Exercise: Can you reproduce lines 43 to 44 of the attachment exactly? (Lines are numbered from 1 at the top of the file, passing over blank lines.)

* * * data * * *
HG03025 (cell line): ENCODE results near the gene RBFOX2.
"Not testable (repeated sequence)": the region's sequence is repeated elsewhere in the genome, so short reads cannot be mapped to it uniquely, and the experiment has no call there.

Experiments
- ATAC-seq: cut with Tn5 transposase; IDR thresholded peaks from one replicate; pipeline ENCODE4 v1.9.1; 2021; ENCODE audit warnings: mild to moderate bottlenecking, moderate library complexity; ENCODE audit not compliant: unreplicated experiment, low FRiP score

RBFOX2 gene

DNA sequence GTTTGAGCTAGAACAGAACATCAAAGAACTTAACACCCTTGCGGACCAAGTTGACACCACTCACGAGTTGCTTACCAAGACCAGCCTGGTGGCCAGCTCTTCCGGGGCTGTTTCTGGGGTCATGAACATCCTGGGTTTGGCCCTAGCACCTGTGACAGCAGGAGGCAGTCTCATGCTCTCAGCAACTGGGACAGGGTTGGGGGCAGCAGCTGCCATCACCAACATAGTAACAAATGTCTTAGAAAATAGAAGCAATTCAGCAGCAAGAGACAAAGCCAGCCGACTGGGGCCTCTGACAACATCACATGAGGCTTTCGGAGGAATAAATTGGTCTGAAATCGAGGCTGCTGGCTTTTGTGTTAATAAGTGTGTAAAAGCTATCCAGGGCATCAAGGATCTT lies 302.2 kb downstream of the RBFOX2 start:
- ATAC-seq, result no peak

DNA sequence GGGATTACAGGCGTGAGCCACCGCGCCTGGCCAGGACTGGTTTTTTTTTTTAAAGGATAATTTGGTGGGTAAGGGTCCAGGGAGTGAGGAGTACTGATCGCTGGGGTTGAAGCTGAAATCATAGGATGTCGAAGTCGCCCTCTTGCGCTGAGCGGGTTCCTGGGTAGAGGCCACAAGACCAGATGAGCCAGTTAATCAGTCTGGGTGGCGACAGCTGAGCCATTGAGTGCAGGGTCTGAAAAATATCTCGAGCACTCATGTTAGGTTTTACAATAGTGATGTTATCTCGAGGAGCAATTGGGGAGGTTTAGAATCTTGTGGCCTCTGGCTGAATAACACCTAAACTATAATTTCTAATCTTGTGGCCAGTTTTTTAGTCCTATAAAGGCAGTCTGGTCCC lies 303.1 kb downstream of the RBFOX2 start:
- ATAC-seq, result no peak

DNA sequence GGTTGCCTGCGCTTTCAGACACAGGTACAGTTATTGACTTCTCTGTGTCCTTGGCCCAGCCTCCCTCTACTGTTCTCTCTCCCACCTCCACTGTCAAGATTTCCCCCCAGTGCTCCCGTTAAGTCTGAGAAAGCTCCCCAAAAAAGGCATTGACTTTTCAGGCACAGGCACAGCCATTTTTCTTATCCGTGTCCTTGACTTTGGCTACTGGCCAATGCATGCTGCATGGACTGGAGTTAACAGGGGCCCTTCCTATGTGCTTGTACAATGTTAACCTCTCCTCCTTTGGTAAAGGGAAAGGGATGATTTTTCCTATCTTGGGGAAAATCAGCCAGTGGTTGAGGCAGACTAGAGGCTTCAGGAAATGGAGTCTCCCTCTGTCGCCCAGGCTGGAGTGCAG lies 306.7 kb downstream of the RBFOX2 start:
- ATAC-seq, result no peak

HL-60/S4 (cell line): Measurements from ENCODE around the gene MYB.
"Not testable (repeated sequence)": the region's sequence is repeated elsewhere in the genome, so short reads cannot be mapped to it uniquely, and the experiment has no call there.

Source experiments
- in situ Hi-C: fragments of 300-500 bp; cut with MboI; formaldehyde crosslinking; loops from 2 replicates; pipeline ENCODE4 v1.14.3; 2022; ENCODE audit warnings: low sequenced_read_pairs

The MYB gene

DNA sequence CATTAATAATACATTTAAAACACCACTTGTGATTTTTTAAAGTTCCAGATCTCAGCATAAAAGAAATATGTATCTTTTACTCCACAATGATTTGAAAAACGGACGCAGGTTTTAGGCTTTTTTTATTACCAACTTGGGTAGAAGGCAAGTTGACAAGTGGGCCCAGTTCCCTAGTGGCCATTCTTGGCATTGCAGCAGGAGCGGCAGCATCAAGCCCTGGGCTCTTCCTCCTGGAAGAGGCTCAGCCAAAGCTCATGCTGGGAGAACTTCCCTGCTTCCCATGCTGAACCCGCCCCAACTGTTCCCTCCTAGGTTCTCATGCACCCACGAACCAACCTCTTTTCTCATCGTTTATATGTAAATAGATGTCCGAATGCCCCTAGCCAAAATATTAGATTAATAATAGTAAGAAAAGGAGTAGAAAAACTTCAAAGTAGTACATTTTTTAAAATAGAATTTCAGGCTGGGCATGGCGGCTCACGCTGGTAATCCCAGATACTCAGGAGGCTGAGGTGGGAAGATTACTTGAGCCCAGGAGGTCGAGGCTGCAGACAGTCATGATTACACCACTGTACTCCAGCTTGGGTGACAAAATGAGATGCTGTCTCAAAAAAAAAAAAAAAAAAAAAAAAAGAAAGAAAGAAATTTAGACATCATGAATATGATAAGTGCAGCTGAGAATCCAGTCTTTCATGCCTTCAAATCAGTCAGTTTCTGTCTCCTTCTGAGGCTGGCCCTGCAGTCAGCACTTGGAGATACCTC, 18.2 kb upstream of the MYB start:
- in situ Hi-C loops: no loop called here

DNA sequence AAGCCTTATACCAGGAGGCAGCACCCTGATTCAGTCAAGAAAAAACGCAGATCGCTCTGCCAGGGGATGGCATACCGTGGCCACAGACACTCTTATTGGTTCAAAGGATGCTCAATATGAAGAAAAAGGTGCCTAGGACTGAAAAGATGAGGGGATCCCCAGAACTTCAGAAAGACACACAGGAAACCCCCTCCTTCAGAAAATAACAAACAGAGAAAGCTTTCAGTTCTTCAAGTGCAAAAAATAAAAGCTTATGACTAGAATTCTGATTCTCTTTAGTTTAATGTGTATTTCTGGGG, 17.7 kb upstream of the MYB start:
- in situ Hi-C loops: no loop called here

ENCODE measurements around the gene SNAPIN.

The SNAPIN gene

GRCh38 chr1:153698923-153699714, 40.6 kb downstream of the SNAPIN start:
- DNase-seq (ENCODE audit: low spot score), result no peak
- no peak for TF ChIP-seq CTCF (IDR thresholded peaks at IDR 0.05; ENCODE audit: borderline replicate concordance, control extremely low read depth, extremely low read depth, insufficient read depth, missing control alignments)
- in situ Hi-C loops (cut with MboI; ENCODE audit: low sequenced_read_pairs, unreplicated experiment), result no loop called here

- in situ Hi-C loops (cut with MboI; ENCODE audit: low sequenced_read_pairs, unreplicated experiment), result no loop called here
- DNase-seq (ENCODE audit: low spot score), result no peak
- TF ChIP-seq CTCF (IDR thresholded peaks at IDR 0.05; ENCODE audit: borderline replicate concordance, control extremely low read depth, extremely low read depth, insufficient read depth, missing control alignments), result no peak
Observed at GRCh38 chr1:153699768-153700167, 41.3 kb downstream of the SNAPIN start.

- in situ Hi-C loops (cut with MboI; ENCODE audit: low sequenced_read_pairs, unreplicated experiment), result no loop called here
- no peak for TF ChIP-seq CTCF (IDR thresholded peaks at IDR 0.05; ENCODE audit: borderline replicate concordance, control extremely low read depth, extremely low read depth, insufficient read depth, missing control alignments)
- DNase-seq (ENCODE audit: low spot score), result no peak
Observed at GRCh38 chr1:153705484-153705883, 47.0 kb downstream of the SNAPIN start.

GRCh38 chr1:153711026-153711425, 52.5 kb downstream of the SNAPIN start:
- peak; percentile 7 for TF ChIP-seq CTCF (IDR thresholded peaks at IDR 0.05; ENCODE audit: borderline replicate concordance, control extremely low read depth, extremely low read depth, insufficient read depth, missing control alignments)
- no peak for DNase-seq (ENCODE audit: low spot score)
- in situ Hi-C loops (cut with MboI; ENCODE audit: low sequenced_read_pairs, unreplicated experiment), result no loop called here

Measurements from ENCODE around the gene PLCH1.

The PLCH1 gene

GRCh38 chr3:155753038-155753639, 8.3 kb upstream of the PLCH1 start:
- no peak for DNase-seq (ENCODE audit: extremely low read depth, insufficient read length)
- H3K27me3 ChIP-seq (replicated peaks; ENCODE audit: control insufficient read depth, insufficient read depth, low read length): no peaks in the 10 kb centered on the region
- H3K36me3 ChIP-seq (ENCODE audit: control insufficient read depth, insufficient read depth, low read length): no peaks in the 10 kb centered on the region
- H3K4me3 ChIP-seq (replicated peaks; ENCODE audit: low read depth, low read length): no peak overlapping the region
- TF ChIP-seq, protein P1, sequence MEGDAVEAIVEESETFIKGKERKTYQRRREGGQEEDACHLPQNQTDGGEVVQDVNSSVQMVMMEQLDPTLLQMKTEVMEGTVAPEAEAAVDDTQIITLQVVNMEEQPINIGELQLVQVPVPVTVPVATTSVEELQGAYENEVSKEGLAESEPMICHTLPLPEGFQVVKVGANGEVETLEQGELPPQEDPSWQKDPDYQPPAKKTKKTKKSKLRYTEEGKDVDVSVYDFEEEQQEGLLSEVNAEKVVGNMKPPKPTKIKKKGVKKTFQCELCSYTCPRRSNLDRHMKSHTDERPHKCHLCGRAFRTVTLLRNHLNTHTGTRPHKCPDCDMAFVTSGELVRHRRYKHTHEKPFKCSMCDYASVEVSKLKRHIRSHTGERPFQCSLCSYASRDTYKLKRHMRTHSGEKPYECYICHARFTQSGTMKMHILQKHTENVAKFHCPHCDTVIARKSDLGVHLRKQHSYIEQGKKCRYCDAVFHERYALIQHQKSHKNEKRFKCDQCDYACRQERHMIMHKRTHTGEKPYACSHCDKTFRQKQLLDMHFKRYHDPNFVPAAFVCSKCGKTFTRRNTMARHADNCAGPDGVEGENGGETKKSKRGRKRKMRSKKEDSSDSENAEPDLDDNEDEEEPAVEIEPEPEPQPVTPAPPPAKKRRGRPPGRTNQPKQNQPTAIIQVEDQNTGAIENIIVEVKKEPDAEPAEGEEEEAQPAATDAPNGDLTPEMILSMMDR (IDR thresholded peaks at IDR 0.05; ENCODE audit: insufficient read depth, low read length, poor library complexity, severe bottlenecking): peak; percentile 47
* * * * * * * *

- H3K27me3 ChIP-seq (replicated peaks; ENCODE audit: control insufficient read depth, insufficient read depth, low read length): no peaks in the 10 kb centered on the region
- H3K36me3 ChIP-seq (ENCODE audit: control insufficient read depth, insufficient read depth, low read length): no peaks in the 10 kb centered on the region